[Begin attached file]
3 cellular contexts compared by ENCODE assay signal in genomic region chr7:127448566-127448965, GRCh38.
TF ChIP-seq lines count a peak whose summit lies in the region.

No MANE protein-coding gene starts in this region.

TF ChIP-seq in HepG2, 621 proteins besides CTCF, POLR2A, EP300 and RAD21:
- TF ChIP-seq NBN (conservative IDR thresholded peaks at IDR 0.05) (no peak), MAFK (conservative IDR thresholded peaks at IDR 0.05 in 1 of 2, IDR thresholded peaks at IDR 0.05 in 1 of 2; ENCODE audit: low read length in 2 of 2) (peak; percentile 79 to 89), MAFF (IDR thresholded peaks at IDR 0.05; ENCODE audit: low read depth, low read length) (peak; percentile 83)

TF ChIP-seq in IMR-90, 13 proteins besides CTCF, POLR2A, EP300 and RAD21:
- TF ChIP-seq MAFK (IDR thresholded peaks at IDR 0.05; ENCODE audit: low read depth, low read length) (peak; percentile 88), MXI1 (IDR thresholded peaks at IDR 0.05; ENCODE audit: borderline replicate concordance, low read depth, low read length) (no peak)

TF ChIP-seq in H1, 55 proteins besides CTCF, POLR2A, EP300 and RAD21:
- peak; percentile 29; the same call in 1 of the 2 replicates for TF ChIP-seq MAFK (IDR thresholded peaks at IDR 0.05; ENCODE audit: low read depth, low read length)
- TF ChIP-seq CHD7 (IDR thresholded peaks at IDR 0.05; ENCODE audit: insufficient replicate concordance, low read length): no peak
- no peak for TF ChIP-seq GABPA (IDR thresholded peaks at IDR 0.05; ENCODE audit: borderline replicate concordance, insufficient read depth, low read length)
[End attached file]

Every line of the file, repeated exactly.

3 cellular contexts compared by ENCODE assay signal in genomic region chr7:127448566-127448965, GRCh38.
TF ChIP-seq lines count a peak whose summit lies in the region.

No MANE protein-coding gene starts in this region.

TF ChIP-seq in HepG2, 621 proteins besides CTCF, POLR2A, EP300 and RAD21:
- TF ChIP-seq NBN (conservative IDR thresholded peaks at IDR 0.05) (no peak), MAFK (conservative IDR thresholded peaks at IDR 0.05 in 1 of 2, IDR thresholded peaks at IDR 0.05 in 1 of 2; ENCODE audit: low read length in 2 of 2) (peak; percentile 79 to 89), MAFF (IDR thresholded peaks at IDR 0.05; ENCODE audit: low read depth, low read length) (peak; percentile 83)

TF ChIP-seq in IMR-90, 13 proteins besides CTCF, POLR2A, EP300 and RAD21:
- TF ChIP-seq MAFK (IDR thresholded peaks at IDR 0.05; ENCODE audit: low read depth, low read length) (peak; percentile 88), MXI1 (IDR thresholded peaks at IDR 0.05; ENCODE audit: borderline replicate concordance, low read depth, low read length) (no peak)

TF ChIP-seq in H1, 55 proteins besides CTCF, POLR2A, EP300 and RAD21:
- peak; percentile 29; the same call in 1 of the 2 replicates for TF ChIP-seq MAFK (IDR thresholded peaks at IDR 0.05; ENCODE audit: low read depth, low read length)
- TF ChIP-seq CHD7 (IDR thresholded peaks at IDR 0.05; ENCODE audit: insufficient replicate concordance, low read length): no peak
- no peak for TF ChIP-seq GABPA (IDR thresholded peaks at IDR 0.05; ENCODE audit: borderline replicate concordance, insufficient read depth, low read length)